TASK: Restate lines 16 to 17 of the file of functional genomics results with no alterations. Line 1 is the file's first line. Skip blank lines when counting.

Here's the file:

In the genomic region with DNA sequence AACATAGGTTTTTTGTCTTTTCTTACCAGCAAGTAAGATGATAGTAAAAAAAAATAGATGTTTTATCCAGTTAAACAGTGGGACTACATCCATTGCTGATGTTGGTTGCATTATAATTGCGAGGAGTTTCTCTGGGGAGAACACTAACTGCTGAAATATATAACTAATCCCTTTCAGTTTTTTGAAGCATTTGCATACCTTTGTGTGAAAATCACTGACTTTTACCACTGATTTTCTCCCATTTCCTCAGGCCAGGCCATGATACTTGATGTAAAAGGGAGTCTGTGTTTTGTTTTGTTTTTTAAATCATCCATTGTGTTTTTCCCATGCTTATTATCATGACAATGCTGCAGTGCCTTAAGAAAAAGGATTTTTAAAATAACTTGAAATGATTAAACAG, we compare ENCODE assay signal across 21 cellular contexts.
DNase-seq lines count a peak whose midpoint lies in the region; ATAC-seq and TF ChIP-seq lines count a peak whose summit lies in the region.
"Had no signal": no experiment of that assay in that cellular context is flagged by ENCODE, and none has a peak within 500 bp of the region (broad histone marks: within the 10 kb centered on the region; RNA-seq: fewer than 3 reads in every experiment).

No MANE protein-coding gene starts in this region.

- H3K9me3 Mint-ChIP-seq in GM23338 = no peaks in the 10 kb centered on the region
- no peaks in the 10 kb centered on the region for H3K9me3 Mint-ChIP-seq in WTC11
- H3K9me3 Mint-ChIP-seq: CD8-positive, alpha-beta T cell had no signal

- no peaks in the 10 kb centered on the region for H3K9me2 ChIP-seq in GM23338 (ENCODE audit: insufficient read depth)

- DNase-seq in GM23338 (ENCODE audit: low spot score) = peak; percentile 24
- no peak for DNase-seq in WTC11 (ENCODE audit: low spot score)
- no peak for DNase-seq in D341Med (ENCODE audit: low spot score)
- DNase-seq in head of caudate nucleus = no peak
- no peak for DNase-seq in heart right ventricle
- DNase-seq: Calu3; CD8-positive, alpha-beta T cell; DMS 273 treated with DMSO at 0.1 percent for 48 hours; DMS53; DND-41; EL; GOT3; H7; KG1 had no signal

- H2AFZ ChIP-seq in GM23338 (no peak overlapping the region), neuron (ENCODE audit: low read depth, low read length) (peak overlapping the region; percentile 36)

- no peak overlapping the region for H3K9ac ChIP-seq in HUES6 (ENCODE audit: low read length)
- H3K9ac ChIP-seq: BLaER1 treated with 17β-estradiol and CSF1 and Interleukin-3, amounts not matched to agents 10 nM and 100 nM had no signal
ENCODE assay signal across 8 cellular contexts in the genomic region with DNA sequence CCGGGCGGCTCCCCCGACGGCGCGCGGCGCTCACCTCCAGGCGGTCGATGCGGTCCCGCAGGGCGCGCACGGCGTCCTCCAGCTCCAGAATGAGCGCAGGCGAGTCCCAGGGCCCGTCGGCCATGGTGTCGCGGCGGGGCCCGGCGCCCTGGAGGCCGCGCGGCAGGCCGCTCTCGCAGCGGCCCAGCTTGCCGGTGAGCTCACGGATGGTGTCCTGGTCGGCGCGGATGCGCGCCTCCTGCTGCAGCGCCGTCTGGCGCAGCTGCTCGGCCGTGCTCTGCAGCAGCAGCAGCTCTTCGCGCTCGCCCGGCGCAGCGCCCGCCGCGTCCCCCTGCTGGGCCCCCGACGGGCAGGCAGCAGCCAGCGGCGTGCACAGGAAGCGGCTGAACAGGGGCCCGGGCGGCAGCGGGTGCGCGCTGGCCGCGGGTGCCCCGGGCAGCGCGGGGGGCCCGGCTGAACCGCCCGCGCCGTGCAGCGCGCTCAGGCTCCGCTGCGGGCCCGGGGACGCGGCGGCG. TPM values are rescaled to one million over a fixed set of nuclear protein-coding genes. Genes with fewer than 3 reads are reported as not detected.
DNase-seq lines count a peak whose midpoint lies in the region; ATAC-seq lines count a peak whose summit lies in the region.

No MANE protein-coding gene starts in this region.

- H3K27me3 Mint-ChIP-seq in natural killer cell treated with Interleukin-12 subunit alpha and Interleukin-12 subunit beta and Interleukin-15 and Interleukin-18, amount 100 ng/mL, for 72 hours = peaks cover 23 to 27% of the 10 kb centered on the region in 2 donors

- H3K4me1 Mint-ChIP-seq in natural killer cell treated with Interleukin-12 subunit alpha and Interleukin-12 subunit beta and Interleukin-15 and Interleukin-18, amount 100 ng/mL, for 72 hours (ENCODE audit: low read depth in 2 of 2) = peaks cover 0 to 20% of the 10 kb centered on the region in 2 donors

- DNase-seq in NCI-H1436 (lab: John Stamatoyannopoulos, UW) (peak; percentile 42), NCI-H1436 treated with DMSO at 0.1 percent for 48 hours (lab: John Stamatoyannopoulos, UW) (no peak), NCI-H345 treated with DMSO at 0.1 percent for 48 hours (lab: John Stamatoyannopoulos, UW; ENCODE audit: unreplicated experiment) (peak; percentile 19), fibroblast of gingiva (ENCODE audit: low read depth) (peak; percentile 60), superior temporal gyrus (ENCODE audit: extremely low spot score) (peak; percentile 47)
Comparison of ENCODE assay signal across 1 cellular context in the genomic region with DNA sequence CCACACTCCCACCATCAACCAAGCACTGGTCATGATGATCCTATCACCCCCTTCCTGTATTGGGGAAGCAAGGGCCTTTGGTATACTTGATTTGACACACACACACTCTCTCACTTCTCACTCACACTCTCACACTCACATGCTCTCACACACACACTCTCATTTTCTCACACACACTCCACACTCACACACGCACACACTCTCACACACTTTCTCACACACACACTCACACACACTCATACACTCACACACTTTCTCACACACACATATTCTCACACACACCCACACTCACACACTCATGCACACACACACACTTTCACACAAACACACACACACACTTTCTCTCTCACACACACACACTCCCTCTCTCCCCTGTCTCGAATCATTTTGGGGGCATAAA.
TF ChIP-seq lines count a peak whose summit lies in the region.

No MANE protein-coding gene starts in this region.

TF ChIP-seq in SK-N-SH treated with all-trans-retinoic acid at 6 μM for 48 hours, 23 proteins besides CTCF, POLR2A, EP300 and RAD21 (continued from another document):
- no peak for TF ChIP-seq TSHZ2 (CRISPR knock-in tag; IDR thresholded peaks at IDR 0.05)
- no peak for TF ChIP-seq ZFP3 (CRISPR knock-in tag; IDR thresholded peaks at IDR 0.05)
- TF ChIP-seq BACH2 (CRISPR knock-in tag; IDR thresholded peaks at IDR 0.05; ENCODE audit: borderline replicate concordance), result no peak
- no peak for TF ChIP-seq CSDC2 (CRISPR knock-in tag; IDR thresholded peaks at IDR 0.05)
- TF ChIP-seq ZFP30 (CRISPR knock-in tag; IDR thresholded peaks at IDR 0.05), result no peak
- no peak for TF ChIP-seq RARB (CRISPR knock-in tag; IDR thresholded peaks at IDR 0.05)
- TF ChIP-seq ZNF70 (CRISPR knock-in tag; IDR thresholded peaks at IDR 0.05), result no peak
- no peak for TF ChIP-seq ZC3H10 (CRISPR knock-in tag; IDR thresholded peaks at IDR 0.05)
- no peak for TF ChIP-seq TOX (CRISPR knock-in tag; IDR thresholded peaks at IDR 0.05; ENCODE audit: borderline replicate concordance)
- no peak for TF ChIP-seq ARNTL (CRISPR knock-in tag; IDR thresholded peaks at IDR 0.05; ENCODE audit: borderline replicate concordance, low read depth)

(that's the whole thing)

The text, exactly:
- no peak overlapping the region for H3K9ac ChIP-seq in HUES6 (ENCODE audit: low read length)
- H3K9ac ChIP-seq: BLaER1 treated with 17β-estradiol and CSF1 and Interleukin-3, amounts not matched to agents 10 nM and 100 nM had no signal